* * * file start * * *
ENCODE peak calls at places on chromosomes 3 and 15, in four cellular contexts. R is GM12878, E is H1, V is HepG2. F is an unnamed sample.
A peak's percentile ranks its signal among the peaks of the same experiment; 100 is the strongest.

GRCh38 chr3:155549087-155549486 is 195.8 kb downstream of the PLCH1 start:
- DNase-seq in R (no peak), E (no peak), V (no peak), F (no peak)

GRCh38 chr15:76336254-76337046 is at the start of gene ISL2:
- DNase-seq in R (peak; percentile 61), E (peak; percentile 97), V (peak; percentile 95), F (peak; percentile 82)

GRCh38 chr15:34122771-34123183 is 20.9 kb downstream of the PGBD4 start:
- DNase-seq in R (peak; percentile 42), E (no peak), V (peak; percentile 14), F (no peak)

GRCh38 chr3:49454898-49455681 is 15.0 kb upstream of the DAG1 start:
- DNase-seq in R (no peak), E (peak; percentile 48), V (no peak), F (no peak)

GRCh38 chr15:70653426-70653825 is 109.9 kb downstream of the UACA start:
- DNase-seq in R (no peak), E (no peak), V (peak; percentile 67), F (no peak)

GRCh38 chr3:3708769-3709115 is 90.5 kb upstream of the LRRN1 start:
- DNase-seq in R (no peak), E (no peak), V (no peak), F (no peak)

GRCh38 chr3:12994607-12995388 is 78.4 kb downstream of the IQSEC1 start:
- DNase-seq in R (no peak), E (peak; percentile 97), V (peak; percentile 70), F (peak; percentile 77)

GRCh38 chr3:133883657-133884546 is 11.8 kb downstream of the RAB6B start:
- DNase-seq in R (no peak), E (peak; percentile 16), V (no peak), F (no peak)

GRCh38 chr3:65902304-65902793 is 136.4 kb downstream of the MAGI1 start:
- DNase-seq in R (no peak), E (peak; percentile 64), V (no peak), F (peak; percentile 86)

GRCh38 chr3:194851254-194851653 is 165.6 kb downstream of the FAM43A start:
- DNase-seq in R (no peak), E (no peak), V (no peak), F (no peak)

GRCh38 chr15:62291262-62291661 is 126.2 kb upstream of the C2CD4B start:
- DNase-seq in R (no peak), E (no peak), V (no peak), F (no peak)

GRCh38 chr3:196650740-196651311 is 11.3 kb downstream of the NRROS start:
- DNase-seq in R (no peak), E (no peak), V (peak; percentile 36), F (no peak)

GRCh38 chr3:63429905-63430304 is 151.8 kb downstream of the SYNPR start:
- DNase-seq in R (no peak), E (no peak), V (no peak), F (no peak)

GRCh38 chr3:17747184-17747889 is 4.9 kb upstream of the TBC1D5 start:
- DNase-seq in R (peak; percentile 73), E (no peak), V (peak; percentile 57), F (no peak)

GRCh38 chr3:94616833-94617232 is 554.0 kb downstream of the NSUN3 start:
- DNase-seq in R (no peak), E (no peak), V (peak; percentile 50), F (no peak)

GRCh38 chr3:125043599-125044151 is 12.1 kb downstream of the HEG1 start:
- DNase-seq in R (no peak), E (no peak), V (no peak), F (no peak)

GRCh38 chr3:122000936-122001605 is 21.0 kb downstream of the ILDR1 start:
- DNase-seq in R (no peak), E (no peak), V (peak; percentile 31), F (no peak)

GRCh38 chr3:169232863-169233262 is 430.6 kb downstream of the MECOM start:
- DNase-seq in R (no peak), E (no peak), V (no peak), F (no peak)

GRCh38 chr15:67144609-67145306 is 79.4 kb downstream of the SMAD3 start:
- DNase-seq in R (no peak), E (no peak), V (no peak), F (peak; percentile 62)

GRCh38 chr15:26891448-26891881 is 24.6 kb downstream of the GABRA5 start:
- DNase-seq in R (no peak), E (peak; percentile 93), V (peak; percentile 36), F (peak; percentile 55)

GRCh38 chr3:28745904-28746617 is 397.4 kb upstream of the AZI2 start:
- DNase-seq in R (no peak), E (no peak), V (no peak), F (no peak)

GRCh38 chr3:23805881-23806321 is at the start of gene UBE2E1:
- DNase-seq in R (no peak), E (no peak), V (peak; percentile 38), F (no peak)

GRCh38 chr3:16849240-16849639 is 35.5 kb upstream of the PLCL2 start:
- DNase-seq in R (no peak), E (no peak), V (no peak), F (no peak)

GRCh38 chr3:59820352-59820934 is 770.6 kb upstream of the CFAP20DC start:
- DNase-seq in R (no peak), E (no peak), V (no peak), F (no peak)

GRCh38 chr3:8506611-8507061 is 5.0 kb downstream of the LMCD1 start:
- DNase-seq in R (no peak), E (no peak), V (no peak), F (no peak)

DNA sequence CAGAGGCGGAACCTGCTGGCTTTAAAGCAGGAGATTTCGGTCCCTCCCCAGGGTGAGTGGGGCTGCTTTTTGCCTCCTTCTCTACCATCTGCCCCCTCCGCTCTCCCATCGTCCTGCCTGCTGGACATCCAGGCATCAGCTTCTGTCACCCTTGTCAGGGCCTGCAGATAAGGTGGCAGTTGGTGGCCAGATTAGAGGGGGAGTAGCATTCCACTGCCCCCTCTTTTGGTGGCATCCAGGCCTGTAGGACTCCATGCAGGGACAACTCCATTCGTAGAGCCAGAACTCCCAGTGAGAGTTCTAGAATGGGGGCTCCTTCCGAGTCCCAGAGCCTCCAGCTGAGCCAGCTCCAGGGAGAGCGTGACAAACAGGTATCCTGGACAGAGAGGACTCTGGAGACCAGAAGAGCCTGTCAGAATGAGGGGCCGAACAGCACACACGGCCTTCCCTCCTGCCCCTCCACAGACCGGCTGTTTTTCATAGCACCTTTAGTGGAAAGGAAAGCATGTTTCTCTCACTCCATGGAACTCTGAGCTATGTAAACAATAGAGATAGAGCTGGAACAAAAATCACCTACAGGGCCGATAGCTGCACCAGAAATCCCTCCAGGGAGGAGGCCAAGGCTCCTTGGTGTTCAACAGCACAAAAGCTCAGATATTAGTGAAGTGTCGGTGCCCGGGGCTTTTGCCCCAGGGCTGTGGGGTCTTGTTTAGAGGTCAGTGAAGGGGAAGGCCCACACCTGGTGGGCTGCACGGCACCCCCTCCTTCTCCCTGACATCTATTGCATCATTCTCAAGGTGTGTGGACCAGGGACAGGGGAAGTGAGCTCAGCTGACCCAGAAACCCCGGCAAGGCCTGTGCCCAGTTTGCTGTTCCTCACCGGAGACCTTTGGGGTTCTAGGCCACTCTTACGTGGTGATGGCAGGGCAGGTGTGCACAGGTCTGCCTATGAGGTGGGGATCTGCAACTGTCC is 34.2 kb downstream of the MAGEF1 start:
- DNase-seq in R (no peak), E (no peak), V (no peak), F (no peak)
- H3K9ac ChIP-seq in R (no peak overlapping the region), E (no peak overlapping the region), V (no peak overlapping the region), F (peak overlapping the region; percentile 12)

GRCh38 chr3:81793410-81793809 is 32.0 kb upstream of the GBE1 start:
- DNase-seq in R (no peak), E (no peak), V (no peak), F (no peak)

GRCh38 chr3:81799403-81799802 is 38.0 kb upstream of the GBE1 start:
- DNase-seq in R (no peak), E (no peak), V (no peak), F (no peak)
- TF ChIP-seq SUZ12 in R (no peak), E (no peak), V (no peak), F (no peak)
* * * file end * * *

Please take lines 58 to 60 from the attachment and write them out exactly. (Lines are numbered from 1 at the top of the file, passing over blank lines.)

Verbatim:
GRCh38 chr3:81799403-81799802 is 38.0 kb upstream of the GBE1 start:
- DNase-seq in R (no peak), E (no peak), V (no peak), F (no peak)
- TF ChIP-seq SUZ12 in R (no peak), E (no peak), V (no peak), F (no peak)